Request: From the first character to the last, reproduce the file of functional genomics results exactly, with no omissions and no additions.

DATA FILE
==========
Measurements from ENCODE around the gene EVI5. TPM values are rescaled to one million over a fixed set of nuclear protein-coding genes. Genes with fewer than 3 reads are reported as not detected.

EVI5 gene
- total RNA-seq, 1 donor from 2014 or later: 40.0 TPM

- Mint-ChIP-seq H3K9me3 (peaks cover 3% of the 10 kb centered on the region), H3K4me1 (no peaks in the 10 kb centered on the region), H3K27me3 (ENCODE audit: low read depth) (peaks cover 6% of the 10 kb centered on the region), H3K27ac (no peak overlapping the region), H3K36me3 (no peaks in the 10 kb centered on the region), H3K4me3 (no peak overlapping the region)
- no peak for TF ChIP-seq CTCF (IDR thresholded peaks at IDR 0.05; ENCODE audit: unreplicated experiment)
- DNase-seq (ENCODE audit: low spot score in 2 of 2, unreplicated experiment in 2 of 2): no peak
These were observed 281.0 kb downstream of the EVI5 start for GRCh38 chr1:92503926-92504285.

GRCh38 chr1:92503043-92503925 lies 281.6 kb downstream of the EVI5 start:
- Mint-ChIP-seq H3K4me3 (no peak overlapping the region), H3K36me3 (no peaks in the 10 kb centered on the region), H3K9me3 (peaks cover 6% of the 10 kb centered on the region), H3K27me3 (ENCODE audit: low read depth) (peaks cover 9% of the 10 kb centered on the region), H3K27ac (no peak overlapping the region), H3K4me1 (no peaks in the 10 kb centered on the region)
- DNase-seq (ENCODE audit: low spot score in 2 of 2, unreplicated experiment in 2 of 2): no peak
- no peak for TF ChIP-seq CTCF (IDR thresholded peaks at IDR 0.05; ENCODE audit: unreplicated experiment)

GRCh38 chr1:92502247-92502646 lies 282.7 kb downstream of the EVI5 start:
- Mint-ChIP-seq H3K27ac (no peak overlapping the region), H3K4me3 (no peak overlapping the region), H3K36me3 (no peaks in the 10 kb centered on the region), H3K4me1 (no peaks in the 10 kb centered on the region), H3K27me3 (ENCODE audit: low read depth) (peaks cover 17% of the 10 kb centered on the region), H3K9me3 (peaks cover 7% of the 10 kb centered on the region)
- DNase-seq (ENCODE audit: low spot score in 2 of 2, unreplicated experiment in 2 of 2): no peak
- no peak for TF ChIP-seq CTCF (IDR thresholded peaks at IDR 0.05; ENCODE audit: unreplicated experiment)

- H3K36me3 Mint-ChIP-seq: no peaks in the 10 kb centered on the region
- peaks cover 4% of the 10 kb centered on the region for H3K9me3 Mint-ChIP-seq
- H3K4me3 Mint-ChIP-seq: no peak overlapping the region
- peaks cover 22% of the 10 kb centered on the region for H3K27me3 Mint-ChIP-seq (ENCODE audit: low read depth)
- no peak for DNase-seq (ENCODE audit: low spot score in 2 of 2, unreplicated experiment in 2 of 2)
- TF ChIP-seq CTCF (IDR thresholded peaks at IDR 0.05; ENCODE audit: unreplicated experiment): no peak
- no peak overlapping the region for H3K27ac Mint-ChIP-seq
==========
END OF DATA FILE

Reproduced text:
Measurements from ENCODE around the gene EVI5. TPM values are rescaled to one million over a fixed set of nuclear protein-coding genes. Genes with fewer than 3 reads are reported as not detected.

EVI5 gene
- total RNA-seq, 1 donor from 2014 or later: 40.0 TPM

- Mint-ChIP-seq H3K9me3 (peaks cover 3% of the 10 kb centered on the region), H3K4me1 (no peaks in the 10 kb centered on the region), H3K27me3 (ENCODE audit: low read depth) (peaks cover 6% of the 10 kb centered on the region), H3K27ac (no peak overlapping the region), H3K36me3 (no peaks in the 10 kb centered on the region), H3K4me3 (no peak overlapping the region)
- no peak for TF ChIP-seq CTCF (IDR thresholded peaks at IDR 0.05; ENCODE audit: unreplicated experiment)
- DNase-seq (ENCODE audit: low spot score in 2 of 2, unreplicated experiment in 2 of 2): no peak
These were observed 281.0 kb downstream of the EVI5 start for GRCh38 chr1:92503926-92504285.

GRCh38 chr1:92503043-92503925 lies 281.6 kb downstream of the EVI5 start:
- Mint-ChIP-seq H3K4me3 (no peak overlapping the region), H3K36me3 (no peaks in the 10 kb centered on the region), H3K9me3 (peaks cover 6% of the 10 kb centered on the region), H3K27me3 (ENCODE audit: low read depth) (peaks cover 9% of the 10 kb centered on the region), H3K27ac (no peak overlapping the region), H3K4me1 (no peaks in the 10 kb centered on the region)
- DNase-seq (ENCODE audit: low spot score in 2 of 2, unreplicated experiment in 2 of 2): no peak
- no peak for TF ChIP-seq CTCF (IDR thresholded peaks at IDR 0.05; ENCODE audit: unreplicated experiment)

GRCh38 chr1:92502247-92502646 lies 282.7 kb downstream of the EVI5 start:
- Mint-ChIP-seq H3K27ac (no peak overlapping the region), H3K4me3 (no peak overlapping the region), H3K36me3 (no peaks in the 10 kb centered on the region), H3K4me1 (no peaks in the 10 kb centered on the region), H3K27me3 (ENCODE audit: low read depth) (peaks cover 17% of the 10 kb centered on the region), H3K9me3 (peaks cover 7% of the 10 kb centered on the region)
- DNase-seq (ENCODE audit: low spot score in 2 of 2, unreplicated experiment in 2 of 2): no peak
- no peak for TF ChIP-seq CTCF (IDR thresholded peaks at IDR 0.05; ENCODE audit: unreplicated experiment)

- H3K36me3 Mint-ChIP-seq: no peaks in the 10 kb centered on the region
- peaks cover 4% of the 10 kb centered on the region for H3K9me3 Mint-ChIP-seq
- H3K4me3 Mint-ChIP-seq: no peak overlapping the region
- peaks cover 22% of the 10 kb centered on the region for H3K27me3 Mint-ChIP-seq (ENCODE audit: low read depth)
- no peak for DNase-seq (ENCODE audit: low spot score in 2 of 2, unreplicated experiment in 2 of 2)
- TF ChIP-seq CTCF (IDR thresholded peaks at IDR 0.05; ENCODE audit: unreplicated experiment): no peak
- no peak overlapping the region for H3K27ac Mint-ChIP-seq